But she noted that often, political leaders articulate division and conflict for their personal agenda.
"Hence, all societal actors must play a part in managing diversity - from government leaders to individuals, from the media to educational institutions," she added.
"The world would be all the poorer if it had no room for difference. If we were all the same, we would have nothing special to offer, nor anything to learn from others. The more diverse we are, the richer we become," she said.
But she also noted that people instinctively bond with those who are like them, meaning that skin colour, beliefs, customs and other markers of identity can become fault lines of mistrust and conflict.
This is seen in the spread of extremist ideologies or anti-immigrant rhetoric which can take on racial and religious overtones, she said.
"A nation cannot prosper if its people are divided. A society cannot be proud if its people distrust each other," Madam Halimah added. "Only a cohesive society built upon mutual trust can harness the strength of its diversity, so that its people can build a better future."
S. Rajaratnam School of International Studies executive deputy chairman Ong Keng Yong also spoke at the dinner on the importance of interfaith dialogue in the light of intensifying identity politics and conflicts between communities. This year, mosques in Christchurch, New Zealand, and churches in Sri Lanka were targeted in major terror attacks.
"We live in a time where conversations surrounding race and religion are often marred by negative emotions such as hatred and fear," he said.
"The place of worship has become the target of violence instead of a peaceful sanctuary for believers."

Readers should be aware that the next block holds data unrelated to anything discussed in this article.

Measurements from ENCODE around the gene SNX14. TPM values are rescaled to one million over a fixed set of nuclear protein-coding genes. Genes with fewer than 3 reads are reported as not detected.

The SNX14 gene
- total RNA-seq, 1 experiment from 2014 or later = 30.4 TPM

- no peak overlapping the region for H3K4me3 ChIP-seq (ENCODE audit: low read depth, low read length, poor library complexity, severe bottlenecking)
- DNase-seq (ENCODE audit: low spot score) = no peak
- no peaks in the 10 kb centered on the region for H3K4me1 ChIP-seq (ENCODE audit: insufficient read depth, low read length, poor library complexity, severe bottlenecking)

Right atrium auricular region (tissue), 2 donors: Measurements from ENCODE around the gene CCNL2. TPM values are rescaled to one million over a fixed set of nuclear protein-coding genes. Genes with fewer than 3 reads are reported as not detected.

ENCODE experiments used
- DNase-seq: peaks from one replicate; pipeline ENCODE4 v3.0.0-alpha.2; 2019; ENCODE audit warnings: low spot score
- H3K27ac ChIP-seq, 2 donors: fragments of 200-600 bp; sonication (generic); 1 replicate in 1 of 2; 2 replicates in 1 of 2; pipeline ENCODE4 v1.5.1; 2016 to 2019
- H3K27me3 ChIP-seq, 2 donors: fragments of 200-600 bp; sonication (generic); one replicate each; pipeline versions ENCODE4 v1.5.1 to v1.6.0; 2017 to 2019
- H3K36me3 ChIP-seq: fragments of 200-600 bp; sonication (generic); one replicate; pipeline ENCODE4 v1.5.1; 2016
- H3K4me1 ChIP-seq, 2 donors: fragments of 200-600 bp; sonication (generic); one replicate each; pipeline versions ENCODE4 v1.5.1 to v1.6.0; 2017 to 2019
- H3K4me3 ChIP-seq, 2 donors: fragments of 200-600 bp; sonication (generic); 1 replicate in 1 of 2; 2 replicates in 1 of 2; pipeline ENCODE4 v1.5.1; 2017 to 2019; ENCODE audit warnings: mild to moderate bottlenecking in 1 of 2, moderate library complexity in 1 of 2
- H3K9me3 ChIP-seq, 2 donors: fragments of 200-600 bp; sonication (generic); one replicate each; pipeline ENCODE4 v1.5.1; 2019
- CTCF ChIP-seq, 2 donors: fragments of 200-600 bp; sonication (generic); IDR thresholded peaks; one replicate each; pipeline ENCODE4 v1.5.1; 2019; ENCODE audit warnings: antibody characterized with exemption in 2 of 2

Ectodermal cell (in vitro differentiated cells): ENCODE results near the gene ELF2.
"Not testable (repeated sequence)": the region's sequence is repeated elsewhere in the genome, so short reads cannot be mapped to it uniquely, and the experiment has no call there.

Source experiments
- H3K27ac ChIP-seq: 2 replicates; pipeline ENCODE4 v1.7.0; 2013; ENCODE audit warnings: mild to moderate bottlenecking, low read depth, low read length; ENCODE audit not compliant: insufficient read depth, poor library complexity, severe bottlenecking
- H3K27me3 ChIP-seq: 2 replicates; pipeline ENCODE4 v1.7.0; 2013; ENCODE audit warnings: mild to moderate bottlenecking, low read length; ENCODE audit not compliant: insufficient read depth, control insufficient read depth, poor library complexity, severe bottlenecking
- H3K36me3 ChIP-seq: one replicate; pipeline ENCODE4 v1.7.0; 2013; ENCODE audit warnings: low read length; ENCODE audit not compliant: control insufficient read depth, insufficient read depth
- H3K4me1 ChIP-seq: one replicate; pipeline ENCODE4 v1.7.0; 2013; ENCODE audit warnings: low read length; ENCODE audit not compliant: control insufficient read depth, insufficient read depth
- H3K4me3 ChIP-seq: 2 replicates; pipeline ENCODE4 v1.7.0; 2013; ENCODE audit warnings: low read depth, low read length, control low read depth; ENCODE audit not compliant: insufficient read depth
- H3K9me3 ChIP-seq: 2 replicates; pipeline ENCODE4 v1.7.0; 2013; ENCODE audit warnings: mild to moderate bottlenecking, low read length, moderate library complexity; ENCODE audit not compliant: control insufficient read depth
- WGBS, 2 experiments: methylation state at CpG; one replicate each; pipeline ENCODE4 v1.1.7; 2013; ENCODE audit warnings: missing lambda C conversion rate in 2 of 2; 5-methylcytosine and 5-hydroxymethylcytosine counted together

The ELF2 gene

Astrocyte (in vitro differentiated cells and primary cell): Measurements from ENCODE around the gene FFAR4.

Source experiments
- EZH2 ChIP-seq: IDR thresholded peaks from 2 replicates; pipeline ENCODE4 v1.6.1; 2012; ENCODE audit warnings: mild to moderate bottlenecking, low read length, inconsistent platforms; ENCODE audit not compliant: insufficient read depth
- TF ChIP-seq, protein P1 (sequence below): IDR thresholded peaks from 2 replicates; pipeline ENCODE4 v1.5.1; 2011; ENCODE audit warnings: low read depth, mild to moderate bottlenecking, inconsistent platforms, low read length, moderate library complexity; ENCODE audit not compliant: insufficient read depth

Madam Halimah, in her speech, elaborated on what she believes are the foundations of social harmony.
First, there must be accommodation where space is created for communities to celebrate their own distinctive cultures, even as they accept differences and refrain from imposing their own practices or requirements on others.
Next, dialogue and interaction help foster familiarity and friendships that "can go a long way to improve relations among diverse groups".
Lastly, social cohesion has to be "cemented by a shared conception of the common good, and a felt reality of collective belonging". Without this, different community groups can instead become pressure groups representing sectional interests, Madam Halimah said.
"Upholding the common good means holding our differences not in opposition to one another, but bringing our differences together to build a future that we all share."
The President said forging unity and drawing strength from diversity has always been - and will continue to be - part of the Singapore story.
Social cohesion is not something that can be "commanded or dictated by any government", she added. "It can only be nurtured and inspired by each of us, and what we do every day."